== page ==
And this is a problem.
Going into Wednesday’s game against the St. Louis Cardinals, Segura is hitting .240/.283/.320. He has hit 30 groundballs, seven line drives and three fly balls. His groundball percentage is a massive 75%, and unlike last season, Segura isn’t racking up the hits on groundballs.
In 2013, the Brewers’ shortstop found success when he hit the ball on the ground. He managed 38 infield hits, second-most in baseball. And despite having a groundball percentage of 58.7%, he finished the season with a .294 average.
A big reason for high average last year was his batting average of balls in play. Last season, Seguea had a BABIP of .326. But so far in 2014, his BABIP is a mere .286.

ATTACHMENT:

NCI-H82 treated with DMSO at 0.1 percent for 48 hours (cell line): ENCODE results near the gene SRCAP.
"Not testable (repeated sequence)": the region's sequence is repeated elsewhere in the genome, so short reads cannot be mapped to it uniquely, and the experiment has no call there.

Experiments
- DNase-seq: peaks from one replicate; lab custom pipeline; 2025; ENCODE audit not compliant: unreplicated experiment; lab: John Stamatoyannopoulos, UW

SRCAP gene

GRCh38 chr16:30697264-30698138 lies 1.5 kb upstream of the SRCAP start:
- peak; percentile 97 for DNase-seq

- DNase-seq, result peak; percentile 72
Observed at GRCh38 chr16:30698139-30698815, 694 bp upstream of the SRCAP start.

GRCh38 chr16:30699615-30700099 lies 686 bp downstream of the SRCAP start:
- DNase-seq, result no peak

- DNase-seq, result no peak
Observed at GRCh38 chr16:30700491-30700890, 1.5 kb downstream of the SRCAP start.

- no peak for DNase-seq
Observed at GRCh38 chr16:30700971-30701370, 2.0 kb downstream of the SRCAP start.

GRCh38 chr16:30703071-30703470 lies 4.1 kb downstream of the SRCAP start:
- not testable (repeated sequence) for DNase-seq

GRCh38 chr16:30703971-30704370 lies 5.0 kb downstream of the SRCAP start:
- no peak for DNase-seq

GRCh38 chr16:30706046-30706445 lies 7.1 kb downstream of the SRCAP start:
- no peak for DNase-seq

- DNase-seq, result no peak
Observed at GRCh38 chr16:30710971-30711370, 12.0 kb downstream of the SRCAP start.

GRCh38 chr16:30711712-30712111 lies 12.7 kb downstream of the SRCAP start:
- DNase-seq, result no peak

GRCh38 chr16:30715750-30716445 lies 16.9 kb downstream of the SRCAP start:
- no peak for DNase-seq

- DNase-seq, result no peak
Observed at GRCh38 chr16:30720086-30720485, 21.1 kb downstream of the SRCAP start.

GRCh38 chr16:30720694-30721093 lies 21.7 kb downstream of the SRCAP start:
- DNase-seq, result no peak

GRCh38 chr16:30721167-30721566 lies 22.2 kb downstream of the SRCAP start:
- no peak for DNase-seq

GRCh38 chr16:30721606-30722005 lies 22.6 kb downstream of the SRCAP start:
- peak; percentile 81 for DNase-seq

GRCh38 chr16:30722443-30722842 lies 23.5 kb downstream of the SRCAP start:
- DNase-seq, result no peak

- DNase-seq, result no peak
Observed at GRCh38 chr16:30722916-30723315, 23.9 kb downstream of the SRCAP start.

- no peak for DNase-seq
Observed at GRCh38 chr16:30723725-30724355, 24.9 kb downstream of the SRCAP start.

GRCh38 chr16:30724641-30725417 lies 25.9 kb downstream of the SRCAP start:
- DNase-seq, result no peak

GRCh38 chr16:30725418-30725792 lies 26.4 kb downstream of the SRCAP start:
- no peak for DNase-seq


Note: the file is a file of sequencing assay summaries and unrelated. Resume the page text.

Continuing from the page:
To be clear, this was expected to happen. A player who hits an abundance of groundballs doesn’t figure to have a high BABIP year in and year out.
Segura isn’t a power hitter. He hit 12 home runs in 2013, but I’ll be astonished if he reaches double-digit numbers again. So in order to make up for his lack of power, Segura will need to focus on hitting line drives on a more consistent basis. He can’t rely solely on hitting groundballs and using his speed to reach base safely.
If Segura hopes to become the player the Milwaukee Brewers expect him to be, he’ll need to start hitting the ball in the air.